Never Forgotten: Honoring Our Military During Wreaths Across America

Never Forgotten: Honoring Our Military During Wreaths Across America

Never Forgotten: Honoring Our Military During Wreaths Across America


By Susan Hoffman
Contributor, In Military

Note: This blog post was previously published on In Homeland Security.

This past Saturday, my coworker and I drove to Arlington National Cemetery to participate in Wreaths Across America. On this day, hundreds of volunteers across the country placed 1.2 million Christmas wreaths at military gravesites in over a thousand locations.

Gathering At Arlington National Cemetery

From previous experience, I knew that all of us faced a formidable task. Over 245,000 wreaths were to be laid on Arlington’s graves.

It was sleeting all morning, the type of freezing rain that formed a slick layer of ice on roads, coats, ponchos and backpacks and made the cemetery grass sound crunchy underfoot. After our arrival and check-in, we walked to the amphitheater where our zone captain thanked us for braving the elements to get there.

After our security and safety briefing, we made our way cautiously over Arlington’s sloping and slippery paths. We went to section 7a, where our two trucks packed with over 7,500 wreaths awaited us. In all, there were 65 trucks parked around Arlington National Cemetery, filled with boxes of wreaths.

Pondering Military Lives and Sacrifices

While I waited for the trucks to be opened, there was time to look around and reflect. Arlington National Cemetery is a site that offers magnificent views, but it was also a sobering reminder of the human cost of war over two centuries.

There was a large crowd at the truck closest to me. Some people were staff members like me. Other volunteers were students, faculty and alumni from the American Military University or American Public University communities. We were part of a group of almost 1,000 volunteers who helped to lay wreaths at 32 different locations nationwide to pay tribute to military servicemembers and their families.

Each of these graves contains someone’s husband, wife, mother, father, aunt, uncle, cousin, grandfather, grandmother, brother, sister or friend. Some of the volunteers today personally knew the people buried here and asked to lay a wreath on a particular grave.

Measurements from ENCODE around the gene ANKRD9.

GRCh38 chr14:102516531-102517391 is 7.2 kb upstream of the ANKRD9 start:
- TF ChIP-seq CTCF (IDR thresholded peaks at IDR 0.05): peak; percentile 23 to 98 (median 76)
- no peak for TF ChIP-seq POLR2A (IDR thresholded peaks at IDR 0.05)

In deference to the wintry weather conditions, we bypassed the usual opening ceremony and flyovers and went straight to wreath distribution. Our volunteers unloaded boxes from the trucks. Opening them, we could smell the fresh pine wreaths decorated with cherry red ribbons.

I took up my station as a ground guide and showed people what areas needed coverage. We started at the far end of each row of gravestones and worked our way back to the starting point, methodically covering each of our appointed sections.

Watching the Diversity of Wreaths Across America Volunteers

Wreaths Across America attracts people from all walks of life. I saw many people in clothing representing different services – Army, Navy, Marines and Air Force. There are also sheriffs, groups of Boy Scouts, military auxiliary organizations and historical re-enactors dressed in period military clothing.

Many volunteers were local, but not all of them. I chatted with one woman who told me that she flew here from Ohio to help. Others have come here from other states, such as Maine, Florida, Illinois and Michigan.

As they distributed wreaths, people paused, read the name on the gravestone and gently leaned a wreath on the front of each gravestone. One older man lingered a little longer at a gravesite, keeping a brief and lonely vigil before offering a salute and turning away. I wonder at the backstory there – was the person in that grave a military pal? A relative?

Even young children helped by carrying a wreath or two. I saw them listening attentively while their parents teach them about what’s on that gravestone and why it’s important.

As I departed, I stopped to take a look back at the rows of gravestones and wreaths, and thought about the people buried there.

They may be gone now, but once they existed with their hopes, dreams, bravery, disappointments and joys. They will never be forgotten.